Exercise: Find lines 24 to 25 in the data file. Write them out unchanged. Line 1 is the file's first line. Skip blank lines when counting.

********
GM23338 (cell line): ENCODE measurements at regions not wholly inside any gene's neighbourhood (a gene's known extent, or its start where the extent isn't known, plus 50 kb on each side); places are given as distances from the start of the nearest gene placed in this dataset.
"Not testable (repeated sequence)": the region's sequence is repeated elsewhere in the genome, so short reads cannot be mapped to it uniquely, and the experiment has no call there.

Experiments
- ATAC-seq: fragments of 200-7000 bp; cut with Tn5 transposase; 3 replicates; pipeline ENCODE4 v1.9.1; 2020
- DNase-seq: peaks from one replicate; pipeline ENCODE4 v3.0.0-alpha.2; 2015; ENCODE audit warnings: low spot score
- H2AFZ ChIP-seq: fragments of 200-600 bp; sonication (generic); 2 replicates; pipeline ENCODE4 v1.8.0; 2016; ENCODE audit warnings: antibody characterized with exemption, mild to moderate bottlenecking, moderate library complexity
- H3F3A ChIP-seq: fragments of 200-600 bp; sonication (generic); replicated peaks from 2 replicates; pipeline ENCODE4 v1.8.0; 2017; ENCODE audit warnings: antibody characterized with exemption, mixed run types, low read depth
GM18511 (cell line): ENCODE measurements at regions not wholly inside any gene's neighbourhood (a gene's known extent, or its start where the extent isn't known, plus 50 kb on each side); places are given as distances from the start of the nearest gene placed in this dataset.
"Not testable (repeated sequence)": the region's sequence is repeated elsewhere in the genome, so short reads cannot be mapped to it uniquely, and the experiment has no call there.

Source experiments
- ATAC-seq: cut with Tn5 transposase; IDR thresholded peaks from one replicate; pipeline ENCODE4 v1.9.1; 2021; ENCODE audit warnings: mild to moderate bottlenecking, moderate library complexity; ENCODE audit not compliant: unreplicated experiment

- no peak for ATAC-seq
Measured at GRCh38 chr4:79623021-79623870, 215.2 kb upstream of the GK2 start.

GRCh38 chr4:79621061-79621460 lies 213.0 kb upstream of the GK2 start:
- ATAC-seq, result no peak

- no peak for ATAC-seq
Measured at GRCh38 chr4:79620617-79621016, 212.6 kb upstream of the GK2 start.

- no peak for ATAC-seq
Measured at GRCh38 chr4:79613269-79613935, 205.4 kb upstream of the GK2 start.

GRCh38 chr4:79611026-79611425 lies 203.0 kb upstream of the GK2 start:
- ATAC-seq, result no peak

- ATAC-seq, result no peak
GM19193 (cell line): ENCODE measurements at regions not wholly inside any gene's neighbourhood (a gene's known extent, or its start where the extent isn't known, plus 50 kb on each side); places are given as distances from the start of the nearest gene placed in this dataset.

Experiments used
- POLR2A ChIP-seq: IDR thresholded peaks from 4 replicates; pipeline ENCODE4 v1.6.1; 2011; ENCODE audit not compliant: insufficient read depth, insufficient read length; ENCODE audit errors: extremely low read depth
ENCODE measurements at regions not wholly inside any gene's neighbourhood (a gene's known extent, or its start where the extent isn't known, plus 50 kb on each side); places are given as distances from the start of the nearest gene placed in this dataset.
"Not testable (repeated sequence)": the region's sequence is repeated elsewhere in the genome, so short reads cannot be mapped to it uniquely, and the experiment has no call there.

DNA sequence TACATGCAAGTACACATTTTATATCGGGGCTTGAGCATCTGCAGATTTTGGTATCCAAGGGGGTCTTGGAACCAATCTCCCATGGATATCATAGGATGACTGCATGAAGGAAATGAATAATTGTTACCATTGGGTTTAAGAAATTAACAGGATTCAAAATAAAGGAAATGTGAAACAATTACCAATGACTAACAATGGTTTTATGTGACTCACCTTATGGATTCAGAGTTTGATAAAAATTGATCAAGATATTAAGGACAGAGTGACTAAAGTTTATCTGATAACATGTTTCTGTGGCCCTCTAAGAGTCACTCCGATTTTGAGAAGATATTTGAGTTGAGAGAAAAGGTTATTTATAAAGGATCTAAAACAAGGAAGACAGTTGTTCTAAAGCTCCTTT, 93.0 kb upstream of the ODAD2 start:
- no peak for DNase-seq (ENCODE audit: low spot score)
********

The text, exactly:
Experiments used
- POLR2A ChIP-seq: IDR thresholded peaks from 4 replicates; pipeline ENCODE4 v1.6.1; 2011; ENCODE audit not compliant: insufficient read depth, insufficient read length; ENCODE audit errors: extremely low read depth